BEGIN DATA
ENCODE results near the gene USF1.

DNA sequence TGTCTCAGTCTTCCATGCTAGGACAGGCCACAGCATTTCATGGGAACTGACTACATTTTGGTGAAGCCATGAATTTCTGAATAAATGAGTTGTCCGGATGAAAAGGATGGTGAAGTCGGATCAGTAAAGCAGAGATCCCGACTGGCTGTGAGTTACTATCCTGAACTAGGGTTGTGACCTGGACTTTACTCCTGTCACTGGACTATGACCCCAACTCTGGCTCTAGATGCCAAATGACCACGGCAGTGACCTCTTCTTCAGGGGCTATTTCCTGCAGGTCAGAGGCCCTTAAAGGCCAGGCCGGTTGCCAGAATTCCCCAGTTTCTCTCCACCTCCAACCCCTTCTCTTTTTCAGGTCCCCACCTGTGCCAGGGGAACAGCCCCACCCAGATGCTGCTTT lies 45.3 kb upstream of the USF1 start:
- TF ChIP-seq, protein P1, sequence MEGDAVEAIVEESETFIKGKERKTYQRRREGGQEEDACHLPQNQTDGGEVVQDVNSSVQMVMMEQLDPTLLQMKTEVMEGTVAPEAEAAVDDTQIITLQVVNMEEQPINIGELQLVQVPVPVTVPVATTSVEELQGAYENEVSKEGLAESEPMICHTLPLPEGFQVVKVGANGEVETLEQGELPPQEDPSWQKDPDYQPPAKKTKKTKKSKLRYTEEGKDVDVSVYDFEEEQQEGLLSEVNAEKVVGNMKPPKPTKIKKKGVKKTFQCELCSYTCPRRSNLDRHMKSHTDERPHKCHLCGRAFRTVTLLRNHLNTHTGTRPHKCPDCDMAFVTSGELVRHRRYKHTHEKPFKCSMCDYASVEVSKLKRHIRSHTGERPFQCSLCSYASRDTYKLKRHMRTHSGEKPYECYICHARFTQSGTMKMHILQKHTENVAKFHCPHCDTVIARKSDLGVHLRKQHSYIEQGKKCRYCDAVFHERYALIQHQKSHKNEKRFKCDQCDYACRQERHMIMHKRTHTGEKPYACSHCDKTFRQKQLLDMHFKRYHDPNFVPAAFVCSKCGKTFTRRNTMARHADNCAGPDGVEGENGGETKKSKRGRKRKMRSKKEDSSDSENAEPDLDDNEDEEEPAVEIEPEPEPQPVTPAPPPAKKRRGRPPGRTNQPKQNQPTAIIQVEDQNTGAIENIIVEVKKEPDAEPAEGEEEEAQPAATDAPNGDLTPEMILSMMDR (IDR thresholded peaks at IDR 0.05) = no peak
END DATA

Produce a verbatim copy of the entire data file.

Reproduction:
ENCODE results near the gene USF1.

DNA sequence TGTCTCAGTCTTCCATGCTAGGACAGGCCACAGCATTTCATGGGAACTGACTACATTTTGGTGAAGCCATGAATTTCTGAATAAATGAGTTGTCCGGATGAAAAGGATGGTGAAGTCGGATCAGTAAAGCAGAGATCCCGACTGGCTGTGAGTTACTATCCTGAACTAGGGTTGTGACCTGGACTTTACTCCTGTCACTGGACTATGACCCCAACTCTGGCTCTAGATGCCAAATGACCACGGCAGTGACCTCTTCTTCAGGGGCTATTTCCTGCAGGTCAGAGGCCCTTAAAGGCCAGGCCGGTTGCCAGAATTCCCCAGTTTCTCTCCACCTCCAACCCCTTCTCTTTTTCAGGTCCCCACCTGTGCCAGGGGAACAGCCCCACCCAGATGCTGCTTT lies 45.3 kb upstream of the USF1 start:
- TF ChIP-seq, protein P1, sequence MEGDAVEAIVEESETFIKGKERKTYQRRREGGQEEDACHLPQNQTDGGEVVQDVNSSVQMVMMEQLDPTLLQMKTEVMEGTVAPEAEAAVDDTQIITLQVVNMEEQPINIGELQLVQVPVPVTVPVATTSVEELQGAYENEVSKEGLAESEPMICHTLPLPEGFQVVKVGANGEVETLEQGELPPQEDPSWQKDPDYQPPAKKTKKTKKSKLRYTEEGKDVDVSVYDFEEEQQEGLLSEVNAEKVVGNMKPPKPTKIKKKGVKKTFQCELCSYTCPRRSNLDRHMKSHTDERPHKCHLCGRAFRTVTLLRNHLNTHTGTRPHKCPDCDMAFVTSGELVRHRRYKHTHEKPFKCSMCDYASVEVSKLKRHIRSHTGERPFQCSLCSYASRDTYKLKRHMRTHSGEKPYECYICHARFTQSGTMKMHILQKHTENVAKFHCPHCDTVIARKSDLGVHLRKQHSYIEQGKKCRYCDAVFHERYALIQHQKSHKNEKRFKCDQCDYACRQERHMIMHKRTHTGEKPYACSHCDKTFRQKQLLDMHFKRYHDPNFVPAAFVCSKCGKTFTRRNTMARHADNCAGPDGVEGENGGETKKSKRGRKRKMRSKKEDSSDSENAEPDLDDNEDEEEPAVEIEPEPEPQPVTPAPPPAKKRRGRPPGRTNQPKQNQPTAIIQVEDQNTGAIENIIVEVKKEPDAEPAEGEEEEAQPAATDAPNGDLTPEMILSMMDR (IDR thresholded peaks at IDR 0.05) = no peak